RUPERT — Naturalists and citizen scientists alike explored Merck Forest & Farmland Center (MFFC) over the weekend.
A biodiversity project called BioBlitz, which lasted all of Saturday and Sunday, brought nature lovers to the forest to chart what lives in and on the 3,200 acre property.
Tim Duclos, the conservation manager at MFFC, has made the process of tracking wildlife on the property as simple as using an app on a smartphone.
"You can come with the inaturalist app on your phone, and then while you use the app on the property, I've got it set up so it automatically adds your observations to the project," Duclos said.
Inaturalist is a social network for naturalists and citizen scientists. It is both a website and an app, and allows people to share and chart their observations of what they find in the wild. According to their website, inaturalist.org, they have over three million users.
The findings at MFFC range from common species such as a green frog, to animals that are threatened in the state, like the Jefferson salamander.
Nathaniel Sharp, a data technician at the Vermont Center for Ecostudies, was one participant of the BioBlitz. Sharp, a West Fairlee resident, also participated in last years BioBlitz at MFFC.
Sharp is MFFC's top identifier on inaturalist, charting 226 identifications on the property. Sharp caught and released a number of different dragonfly species, including a shadow darner and a variable darner, during Saturday's portion of the BioBlitz.
Using a net to capture the creatures, Sharp carefully grabbed them, photographed them to identify exactly what species they were, and then released them back into the wild.
Sharp explained when photographing a dragonfly, it is important to capture both the side and the back of the creature in order to show each species unique characteristics so it can be properly identified.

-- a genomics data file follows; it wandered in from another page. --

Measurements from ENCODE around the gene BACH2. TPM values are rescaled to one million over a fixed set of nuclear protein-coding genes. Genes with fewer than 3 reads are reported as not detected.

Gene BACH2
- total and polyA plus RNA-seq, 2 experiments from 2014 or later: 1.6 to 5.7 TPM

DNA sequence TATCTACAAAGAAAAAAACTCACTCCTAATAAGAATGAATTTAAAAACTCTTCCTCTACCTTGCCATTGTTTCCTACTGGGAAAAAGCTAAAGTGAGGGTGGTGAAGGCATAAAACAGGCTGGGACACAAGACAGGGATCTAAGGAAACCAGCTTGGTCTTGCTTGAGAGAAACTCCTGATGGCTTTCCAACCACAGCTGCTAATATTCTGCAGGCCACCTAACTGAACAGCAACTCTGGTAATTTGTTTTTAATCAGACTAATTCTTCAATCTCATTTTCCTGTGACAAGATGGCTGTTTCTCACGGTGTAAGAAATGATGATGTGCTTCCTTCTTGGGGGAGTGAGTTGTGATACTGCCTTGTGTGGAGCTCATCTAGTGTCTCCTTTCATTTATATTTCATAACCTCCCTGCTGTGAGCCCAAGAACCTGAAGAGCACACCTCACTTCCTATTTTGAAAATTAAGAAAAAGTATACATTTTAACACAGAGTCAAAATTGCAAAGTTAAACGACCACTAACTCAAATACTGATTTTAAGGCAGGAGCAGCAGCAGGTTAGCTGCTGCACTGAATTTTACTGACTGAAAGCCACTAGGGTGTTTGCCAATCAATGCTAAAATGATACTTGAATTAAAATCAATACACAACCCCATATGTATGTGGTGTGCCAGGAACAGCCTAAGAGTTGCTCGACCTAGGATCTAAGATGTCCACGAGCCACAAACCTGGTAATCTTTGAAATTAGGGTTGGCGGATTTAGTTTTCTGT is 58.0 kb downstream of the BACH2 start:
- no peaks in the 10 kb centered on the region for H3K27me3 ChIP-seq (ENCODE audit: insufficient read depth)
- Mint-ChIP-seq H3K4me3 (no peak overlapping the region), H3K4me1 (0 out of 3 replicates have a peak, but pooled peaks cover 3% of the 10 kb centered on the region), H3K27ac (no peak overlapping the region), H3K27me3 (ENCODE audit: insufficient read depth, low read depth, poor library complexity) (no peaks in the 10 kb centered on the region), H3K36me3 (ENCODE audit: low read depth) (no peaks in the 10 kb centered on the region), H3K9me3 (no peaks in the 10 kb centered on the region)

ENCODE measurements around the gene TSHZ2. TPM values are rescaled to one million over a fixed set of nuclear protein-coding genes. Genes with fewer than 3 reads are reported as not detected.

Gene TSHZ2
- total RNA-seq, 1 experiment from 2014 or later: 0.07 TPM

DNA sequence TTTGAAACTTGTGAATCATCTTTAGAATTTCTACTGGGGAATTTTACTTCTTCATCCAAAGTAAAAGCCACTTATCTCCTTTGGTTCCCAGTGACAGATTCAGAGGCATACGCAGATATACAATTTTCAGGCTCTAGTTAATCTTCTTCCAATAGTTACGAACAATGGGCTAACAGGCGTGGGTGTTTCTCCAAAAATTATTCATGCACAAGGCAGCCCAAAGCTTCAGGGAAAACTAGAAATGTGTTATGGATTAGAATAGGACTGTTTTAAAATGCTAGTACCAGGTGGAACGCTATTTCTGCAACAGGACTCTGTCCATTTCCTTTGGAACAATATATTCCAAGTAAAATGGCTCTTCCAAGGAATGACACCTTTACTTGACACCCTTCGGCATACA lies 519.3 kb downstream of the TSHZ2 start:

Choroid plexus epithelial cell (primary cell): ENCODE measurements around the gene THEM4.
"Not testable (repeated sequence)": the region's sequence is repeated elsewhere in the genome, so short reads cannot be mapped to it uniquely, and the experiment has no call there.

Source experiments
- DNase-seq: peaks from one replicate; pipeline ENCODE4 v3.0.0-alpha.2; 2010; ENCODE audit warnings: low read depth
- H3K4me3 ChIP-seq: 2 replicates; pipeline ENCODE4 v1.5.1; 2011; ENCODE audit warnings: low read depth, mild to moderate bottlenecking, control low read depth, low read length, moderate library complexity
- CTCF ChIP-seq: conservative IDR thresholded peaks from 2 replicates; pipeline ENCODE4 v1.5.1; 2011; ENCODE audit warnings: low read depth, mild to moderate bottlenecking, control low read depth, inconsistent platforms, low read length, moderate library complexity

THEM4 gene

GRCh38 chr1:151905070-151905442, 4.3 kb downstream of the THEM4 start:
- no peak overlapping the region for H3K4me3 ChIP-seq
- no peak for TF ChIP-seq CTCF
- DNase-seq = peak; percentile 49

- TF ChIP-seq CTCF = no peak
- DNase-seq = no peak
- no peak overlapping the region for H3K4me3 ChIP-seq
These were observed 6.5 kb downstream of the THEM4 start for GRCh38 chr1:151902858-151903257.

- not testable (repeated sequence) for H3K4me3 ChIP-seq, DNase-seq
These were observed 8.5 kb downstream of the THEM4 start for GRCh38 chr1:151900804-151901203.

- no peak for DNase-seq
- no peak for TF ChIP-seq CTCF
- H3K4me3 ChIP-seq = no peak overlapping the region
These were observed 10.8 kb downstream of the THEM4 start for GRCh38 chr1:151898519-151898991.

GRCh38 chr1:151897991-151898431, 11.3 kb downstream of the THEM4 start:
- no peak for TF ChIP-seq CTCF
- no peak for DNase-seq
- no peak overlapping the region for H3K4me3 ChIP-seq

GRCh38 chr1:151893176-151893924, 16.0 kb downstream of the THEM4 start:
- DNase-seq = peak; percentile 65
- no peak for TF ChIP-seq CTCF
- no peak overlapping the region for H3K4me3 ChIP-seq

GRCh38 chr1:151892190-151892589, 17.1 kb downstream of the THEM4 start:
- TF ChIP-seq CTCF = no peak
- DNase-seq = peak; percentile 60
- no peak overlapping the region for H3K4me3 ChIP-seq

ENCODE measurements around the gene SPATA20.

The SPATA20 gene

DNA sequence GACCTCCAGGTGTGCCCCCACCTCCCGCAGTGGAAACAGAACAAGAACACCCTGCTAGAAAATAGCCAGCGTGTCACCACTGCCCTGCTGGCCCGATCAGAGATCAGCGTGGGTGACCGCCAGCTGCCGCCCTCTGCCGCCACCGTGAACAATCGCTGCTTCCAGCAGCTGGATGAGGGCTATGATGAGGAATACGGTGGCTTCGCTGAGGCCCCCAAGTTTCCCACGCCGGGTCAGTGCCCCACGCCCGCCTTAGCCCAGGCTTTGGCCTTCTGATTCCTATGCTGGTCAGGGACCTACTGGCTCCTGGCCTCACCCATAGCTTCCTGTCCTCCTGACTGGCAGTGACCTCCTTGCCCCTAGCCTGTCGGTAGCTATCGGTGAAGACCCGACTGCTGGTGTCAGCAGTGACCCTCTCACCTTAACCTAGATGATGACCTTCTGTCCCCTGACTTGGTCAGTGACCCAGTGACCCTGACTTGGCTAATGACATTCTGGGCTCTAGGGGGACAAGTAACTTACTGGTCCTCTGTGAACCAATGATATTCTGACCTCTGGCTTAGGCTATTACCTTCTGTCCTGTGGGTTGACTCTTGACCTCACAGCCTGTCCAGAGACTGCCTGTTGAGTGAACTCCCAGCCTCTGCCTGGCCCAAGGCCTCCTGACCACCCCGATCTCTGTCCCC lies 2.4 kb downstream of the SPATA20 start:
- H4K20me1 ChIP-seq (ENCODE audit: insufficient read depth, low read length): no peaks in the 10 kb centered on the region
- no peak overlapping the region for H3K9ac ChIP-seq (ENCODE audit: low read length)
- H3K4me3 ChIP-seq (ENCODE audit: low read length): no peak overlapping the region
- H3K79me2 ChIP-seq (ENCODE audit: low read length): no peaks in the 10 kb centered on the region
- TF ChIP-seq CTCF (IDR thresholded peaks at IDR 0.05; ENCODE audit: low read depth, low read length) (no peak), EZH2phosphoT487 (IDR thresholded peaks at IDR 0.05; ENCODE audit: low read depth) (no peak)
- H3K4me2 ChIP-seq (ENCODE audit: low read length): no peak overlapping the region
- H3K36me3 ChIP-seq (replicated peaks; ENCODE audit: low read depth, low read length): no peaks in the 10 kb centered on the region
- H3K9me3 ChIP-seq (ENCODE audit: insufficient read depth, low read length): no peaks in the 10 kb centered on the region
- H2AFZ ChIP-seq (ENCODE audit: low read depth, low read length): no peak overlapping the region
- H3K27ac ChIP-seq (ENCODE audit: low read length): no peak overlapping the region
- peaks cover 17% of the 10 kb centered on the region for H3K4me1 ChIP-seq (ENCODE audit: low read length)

The data scientist was happy to be at MFFC charting wildlife.
"It's fantastic, this is a gorgeous place to be," Sharp said.
Sharp also identified a hornet fly, a creature disguised as a hornet to scare away potential predators. The fly looks almost identical to a hornet, minus the stinger.
Along with the BioBlitz, MFFC is collecting information through inaturalist year-round. To date, the site has tracked 2,319 observations and 726 unique species from 419 different identifiers.
Madison Alderman of Rutland was alongside Sharp during the BioBlitz. Alderman, who graduated from Castleton University with a degree in biology, said she has been interested in nature as long as she can remember.
"I have always been into nature, we had woods in our backyard," Alderman said. "So I've always been out in the woods, I've always cared about animals."
Those who may not have a smartphone are also welcome to participate in the BioBlitz. Duclos said participants can take photos and notes of your observations and upload them later on inaturalist.org.
This was MFFC's second annual BioBlitz. Last year, the event was held on July 27. Holding the event during different times of the year allows participants to be introduced to different species. MFFC also held a BioBlitz in 2011.
Sharp wants people to know that although identifying wildlife can seem overwhelming to some, with the right tools in place anybody can do it.
"With inaturalist, you can take photos and post them and you have a whole community of naturalists that are able to look at those photos and help you out with the identification," Sharp said.